Nepal tourism might take long to revive

 Thursday, September 10, 2020 


This year, the tourism industry of Nepal has reached rock bottom with the virus outbreak, and the hotel owners, airline executives and trekking agencies here believe that it will take at the minimum five years to recover completely.

On Monday, after participating in a webinar, these agencies explained that majority companies related to the following sector are crumpling, and even if in 2021, visitor numbers starts picking up, tourism will have to tackle new realities in terms of global travel, with key changes in customer concerns and preferences.

“The age of mass tourism is gone,” said Prachanda Man Shrestha, former CEO of Nepal Tourism Board. “Tourists will now prefer niche products with specific personalised preferences. And Nepal’s promotional activities have to adapt accordingly.”

Even though Nepal is still a precious brand in tourism, with gorgeous mountains, wildlife and culture being the prime attractions, from now on, the main highlight will be safety and comfort, providing a unique travel experience, and wilderness tourism.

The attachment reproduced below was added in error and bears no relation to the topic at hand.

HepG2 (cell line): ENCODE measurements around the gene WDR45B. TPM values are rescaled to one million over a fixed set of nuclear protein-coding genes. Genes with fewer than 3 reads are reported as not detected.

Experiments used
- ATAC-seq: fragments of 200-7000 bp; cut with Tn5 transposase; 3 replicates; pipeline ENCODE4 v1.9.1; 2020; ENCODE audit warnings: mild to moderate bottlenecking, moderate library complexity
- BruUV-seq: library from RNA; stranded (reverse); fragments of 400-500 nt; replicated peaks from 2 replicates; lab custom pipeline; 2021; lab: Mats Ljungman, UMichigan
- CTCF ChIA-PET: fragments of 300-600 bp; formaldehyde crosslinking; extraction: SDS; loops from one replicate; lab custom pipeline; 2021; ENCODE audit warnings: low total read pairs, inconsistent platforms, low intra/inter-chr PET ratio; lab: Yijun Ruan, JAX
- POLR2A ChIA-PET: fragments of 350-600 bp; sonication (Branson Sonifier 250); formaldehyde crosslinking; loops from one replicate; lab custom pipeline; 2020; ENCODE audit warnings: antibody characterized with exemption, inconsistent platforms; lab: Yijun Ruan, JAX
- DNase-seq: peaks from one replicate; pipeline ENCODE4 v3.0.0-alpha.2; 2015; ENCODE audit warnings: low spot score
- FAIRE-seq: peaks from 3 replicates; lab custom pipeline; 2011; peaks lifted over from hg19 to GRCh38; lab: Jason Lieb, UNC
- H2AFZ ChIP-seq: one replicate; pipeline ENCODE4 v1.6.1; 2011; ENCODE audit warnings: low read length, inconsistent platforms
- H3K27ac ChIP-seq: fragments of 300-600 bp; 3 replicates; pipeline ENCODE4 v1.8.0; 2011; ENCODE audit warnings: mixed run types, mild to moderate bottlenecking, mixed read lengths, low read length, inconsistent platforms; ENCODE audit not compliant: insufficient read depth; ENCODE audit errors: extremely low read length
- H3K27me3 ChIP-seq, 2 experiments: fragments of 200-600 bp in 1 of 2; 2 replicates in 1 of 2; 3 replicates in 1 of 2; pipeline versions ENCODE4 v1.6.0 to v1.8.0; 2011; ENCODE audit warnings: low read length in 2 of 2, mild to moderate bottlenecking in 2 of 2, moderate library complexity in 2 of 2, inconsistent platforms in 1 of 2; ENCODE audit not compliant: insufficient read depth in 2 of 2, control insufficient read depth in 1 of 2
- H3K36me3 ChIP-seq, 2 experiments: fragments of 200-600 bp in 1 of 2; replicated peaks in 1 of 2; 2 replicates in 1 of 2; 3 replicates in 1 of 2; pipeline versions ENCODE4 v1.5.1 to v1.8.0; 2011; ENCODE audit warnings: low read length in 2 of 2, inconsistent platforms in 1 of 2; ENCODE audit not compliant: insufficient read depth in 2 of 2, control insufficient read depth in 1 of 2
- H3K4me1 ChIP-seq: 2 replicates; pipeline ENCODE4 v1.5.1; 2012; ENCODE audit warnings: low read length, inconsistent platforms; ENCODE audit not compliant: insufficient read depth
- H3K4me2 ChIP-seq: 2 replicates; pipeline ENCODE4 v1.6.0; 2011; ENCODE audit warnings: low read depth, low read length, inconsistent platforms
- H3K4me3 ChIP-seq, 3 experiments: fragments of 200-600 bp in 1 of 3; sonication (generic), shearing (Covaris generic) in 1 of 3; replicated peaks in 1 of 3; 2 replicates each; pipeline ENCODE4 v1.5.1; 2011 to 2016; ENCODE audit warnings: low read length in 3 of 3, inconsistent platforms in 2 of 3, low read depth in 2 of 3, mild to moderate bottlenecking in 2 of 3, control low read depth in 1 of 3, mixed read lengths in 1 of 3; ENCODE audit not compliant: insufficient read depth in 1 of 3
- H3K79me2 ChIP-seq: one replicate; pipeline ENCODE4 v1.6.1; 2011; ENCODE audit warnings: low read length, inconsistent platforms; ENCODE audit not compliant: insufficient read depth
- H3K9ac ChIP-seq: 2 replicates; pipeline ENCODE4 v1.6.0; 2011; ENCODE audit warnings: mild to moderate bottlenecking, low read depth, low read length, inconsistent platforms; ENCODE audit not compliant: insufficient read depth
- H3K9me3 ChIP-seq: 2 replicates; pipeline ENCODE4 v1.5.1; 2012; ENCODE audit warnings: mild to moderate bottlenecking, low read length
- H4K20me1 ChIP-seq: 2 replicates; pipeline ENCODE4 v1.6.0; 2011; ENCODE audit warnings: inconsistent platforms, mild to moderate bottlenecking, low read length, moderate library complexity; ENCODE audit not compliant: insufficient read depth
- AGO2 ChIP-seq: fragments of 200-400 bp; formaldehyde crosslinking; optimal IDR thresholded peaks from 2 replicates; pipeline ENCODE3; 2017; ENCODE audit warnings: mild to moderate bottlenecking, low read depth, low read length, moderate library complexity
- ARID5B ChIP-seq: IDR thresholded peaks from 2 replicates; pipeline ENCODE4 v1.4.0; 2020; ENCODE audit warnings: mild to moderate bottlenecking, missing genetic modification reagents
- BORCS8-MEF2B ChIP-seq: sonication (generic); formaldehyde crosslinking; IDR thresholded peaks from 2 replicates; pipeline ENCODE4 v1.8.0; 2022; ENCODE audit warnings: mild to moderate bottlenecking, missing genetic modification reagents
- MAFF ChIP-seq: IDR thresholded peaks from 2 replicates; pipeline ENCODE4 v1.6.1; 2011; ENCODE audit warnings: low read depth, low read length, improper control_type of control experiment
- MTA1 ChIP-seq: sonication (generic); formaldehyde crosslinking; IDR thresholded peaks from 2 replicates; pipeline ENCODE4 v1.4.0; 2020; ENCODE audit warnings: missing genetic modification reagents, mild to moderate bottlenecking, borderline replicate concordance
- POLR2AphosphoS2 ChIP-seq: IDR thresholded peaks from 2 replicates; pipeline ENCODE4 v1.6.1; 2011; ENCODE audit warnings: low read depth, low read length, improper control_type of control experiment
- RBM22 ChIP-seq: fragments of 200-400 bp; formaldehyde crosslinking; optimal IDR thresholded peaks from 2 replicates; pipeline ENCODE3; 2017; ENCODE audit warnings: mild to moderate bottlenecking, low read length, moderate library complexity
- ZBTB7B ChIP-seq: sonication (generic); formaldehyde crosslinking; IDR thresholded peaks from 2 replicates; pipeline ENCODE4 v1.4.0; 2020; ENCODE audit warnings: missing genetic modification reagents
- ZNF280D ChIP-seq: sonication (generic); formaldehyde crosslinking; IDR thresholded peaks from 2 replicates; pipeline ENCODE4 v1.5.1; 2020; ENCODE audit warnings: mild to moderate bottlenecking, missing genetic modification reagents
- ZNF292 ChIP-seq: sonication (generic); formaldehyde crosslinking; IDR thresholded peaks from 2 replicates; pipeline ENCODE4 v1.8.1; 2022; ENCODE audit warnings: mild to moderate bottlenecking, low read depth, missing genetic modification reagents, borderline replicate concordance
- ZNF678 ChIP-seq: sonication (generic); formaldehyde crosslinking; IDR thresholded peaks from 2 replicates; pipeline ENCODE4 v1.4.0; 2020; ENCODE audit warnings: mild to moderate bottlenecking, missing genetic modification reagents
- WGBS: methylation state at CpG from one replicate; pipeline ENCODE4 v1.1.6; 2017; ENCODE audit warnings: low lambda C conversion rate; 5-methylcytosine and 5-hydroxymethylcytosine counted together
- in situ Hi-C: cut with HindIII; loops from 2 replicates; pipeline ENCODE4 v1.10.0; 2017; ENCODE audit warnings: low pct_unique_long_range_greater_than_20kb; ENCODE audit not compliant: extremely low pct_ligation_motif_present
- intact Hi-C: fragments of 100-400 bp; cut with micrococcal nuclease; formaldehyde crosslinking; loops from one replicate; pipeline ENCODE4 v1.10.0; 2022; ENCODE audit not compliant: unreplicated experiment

To quote Shrestha at the webinar, “People are not going to be too fond of roughing it out anymore, they will want to minimize risk to themselves and will be demanding a level of wellbeing and predictability at the destination. The good news is that 2020 has been such a bad year that there is nowhere to go but up.”

Participants at the online session decided that as Nepal pulled through the crisis pretty quickly from the 2015 earthquake, it would be tough this time because holiday patterns will change after the pandemic.

“It is going to take four to five years for tourism to get back to normal in Nepal, there is just so much uncertainty that I do not see any positive trends till 2025,” said Yogendra Shakya of Ambassador Hotel and Club Himalaya in Nagarkot.

Shakya mentioned that the government would have to work in tandem with the private sector to plan out a policy that would perk up the visitor numbers. He explains that it is more important to get rid of the negative image that the country recently got stamped due to the poor condition of the Kathmandu airport, crumbling highways and urban pollution.

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